This hospitable country
When we arrived at the Polish Children's Camp in Pahiatua, lines of grey army barracks seemed to be everywhere. We were used to camps, but this one was different. There was a beautiful freshness about it – green patches of grass, some trees and a special quality of happiness. Or, more correctly, an absence of threat and terror. There were New Zealand soldiers everywhere smiling at us and looking friendly. They were so different from the hostile, dangerous-looking adults who had been a large part of my experience in my young life.
Very soon after arriving, we were offered our first New Zealand meal. Miraculously, it seemed, all the 733 children were accommodated in several dining halls. Each child was handed a plate and as we filed past an open servery, colourful and delicious food was placed on it. I felt absolutely stunned to see so much food. This was because I remembered always being hungry, always looking for food. My reaction was to hide this food because I thought there might not be any more after this wonderful offering. But our Polish teachers circulated among us, encouraging us to eat and promising that tomorrow there would be more.
As we settled into the camp's life and routine, we found it comforting to have three meals a day. Each time I ate, it seemed as if a wonderful gift was bestowed upon me by a benevolent and loving God. Pahiatua became for me a haven of kindliness, peace and benevolence. For the first time in my life, I was receiving daily food, had a beautiful clean bed to sleep in and could have a shower.
Life became so different in other respects too. The effect of eating regular meals began to change my body. I began to want to run and jump with my friends. We started to play games and we started to laugh. I don't think I had ever laughed before. The joy of simply being alive filled my whole body. It was lovely to be, to live and to experience. Life was worth living!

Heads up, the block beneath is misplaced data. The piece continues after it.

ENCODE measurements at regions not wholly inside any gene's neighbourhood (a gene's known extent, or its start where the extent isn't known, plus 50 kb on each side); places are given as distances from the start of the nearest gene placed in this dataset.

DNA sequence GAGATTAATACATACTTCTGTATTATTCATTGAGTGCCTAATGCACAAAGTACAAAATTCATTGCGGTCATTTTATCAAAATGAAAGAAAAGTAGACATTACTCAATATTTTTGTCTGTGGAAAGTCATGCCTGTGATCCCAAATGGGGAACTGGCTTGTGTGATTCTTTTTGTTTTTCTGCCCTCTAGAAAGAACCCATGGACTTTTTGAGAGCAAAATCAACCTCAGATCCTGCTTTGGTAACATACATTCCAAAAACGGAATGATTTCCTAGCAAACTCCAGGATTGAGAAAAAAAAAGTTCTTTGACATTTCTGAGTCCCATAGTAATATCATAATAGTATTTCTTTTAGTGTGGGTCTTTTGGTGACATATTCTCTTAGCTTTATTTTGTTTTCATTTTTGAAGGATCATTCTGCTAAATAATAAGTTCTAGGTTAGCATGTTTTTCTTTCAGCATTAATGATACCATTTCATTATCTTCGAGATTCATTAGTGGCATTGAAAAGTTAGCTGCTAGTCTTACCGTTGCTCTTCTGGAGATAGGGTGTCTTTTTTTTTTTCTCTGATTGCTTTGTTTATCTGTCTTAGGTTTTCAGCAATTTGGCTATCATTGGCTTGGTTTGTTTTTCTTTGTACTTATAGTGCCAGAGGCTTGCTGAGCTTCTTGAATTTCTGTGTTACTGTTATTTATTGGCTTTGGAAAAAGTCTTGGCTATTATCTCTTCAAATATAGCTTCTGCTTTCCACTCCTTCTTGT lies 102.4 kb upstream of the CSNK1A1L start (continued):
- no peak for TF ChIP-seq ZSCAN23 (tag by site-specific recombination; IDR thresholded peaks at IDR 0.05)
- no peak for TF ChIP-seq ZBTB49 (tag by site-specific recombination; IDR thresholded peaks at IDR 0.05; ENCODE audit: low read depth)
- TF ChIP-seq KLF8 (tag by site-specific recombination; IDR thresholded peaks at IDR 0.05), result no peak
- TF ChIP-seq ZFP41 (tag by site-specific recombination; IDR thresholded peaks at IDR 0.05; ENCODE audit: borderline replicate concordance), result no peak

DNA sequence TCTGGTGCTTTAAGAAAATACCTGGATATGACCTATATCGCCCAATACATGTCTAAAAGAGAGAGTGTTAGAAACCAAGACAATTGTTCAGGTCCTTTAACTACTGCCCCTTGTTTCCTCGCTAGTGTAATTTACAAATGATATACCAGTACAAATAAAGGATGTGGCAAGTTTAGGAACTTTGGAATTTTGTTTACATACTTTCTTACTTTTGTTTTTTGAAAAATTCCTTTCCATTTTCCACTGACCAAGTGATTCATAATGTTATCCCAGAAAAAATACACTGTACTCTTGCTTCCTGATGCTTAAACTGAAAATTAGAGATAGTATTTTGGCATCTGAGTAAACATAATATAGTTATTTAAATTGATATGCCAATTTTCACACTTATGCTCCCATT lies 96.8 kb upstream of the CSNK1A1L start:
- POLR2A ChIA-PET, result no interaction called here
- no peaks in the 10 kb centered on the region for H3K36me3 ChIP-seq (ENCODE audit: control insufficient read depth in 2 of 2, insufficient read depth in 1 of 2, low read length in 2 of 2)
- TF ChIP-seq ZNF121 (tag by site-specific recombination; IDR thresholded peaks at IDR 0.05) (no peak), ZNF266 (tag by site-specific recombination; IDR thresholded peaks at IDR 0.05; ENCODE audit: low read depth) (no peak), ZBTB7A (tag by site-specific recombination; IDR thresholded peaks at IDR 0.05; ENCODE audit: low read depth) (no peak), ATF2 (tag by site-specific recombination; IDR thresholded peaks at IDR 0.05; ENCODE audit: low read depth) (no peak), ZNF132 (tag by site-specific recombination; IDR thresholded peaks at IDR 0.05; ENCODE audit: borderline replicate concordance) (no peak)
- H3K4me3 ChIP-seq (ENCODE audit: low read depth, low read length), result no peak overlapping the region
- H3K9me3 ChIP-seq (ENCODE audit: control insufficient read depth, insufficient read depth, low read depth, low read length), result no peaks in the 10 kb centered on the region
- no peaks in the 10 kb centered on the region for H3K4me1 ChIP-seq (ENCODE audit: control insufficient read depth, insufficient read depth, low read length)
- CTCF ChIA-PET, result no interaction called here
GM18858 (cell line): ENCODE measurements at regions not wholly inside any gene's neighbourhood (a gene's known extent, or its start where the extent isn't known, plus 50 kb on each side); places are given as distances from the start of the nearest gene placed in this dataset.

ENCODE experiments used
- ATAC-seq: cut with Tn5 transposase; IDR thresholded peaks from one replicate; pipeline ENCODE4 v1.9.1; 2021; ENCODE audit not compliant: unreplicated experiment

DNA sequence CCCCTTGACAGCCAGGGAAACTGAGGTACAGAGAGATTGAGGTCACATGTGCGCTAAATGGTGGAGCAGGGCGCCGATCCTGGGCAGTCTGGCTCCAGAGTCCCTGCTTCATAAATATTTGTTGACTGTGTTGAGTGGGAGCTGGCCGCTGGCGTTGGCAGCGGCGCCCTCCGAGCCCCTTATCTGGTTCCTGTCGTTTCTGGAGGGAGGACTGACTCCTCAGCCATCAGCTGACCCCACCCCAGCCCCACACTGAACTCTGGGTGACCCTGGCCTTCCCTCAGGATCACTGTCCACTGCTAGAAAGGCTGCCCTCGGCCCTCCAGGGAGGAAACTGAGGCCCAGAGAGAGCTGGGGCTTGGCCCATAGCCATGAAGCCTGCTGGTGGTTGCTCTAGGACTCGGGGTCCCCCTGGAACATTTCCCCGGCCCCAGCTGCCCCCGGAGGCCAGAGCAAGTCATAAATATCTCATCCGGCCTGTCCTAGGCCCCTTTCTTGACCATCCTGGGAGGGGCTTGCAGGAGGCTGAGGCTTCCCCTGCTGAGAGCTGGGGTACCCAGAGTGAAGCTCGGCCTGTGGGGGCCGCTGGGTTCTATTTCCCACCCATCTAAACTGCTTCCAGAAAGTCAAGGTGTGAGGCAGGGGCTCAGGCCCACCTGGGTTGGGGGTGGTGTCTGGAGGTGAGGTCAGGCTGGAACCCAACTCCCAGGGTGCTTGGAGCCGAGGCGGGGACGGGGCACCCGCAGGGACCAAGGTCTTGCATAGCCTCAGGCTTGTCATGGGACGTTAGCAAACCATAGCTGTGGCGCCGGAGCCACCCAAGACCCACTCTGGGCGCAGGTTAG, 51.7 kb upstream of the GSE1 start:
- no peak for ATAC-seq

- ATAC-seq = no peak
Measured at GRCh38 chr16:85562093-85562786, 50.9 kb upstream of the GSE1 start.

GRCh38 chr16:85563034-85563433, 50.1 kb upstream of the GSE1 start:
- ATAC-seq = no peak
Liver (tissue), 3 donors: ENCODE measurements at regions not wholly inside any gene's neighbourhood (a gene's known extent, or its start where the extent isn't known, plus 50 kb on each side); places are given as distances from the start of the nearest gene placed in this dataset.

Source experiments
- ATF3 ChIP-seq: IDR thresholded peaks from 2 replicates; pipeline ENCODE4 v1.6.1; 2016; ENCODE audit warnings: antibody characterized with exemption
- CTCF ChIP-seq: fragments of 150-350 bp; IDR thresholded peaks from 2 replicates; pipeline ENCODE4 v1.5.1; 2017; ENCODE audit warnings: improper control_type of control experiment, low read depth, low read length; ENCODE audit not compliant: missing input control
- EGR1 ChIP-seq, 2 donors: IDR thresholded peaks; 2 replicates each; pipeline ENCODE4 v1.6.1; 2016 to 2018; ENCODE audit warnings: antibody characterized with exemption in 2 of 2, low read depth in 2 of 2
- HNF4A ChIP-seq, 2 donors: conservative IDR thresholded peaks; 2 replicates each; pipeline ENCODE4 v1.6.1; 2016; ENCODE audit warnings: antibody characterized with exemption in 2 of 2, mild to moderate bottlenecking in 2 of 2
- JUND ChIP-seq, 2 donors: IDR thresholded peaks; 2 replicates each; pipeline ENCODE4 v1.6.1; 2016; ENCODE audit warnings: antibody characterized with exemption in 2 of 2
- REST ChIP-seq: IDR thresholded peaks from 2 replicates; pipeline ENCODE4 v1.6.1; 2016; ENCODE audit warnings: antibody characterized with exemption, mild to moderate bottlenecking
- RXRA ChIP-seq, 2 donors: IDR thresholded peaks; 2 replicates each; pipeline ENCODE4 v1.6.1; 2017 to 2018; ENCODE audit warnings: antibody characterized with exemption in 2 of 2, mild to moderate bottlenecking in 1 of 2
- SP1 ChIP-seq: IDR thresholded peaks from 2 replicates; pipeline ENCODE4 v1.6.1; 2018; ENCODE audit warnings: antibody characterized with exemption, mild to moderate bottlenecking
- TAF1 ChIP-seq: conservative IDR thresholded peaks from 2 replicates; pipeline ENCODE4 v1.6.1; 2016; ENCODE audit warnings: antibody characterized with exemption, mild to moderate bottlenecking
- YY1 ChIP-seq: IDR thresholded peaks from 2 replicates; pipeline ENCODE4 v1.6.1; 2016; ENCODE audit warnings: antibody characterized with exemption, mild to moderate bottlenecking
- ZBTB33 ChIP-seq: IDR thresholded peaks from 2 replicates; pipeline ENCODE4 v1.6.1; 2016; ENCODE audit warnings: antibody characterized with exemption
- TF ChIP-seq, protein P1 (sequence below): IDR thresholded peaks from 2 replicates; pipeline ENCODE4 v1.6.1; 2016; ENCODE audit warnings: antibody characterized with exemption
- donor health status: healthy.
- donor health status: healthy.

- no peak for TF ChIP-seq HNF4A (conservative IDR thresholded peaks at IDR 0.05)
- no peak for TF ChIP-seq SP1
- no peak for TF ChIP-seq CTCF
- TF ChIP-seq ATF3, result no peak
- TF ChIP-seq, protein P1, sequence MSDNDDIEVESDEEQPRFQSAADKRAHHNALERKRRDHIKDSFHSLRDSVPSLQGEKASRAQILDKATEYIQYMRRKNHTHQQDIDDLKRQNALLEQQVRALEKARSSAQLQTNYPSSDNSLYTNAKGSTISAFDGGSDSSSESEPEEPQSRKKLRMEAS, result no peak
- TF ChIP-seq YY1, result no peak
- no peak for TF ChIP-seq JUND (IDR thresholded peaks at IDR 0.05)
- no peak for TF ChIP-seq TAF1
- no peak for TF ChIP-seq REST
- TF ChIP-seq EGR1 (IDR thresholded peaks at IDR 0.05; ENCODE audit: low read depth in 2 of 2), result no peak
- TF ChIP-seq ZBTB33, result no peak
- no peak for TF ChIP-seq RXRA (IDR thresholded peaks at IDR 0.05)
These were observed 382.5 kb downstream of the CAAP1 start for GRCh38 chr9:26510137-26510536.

Many spaces around the camp were used for games of hide and seek, daring jumps over huge puddles of water after the rain or negotiating the nearby river. As I look back on the planning and thought that the New Zealand authorities put into our reception, housing and programme of recovery for us at the camp, I am profoundly thankful for the wonderful welcome and recovery programme that enabled us to begin a new life in this country. In page 86Pahiatua, I came to appreciate the features of the country – its lush green landscape. Life in New Zealand for me had magic about it and a quality of excitement that I had never experienced before.
Then one day, one of my teachers called me and told me that I had to go to a New Zealand school because I had learned some English and could study like New Zealand school children. I was excited by the prospect of studying in a New Zealand school as I loved learning English. So a small group of four girls was dispatched to a girls' boarding school in Timaru. A new and totally incomprehensible environment enveloped us as I became one of 100 boarders. There were strict rules with punishments attached, and bells summoned us to classes, the chapel and dining room for meals.
Silence was obligatory at most times – which for me was not a problem as I could not speak English anyway. What I couldn't understand was why speaking was such a transgression. Boarding school was interesting for the learning opportunities that were offered. I loved learning English and French, and found French much easier as I already had a foundation of the language while in Iran. But English, what a headache it was – the ever-changing grammar where each rule once learned was often displaced by an exception. What a difficult but beautiful language.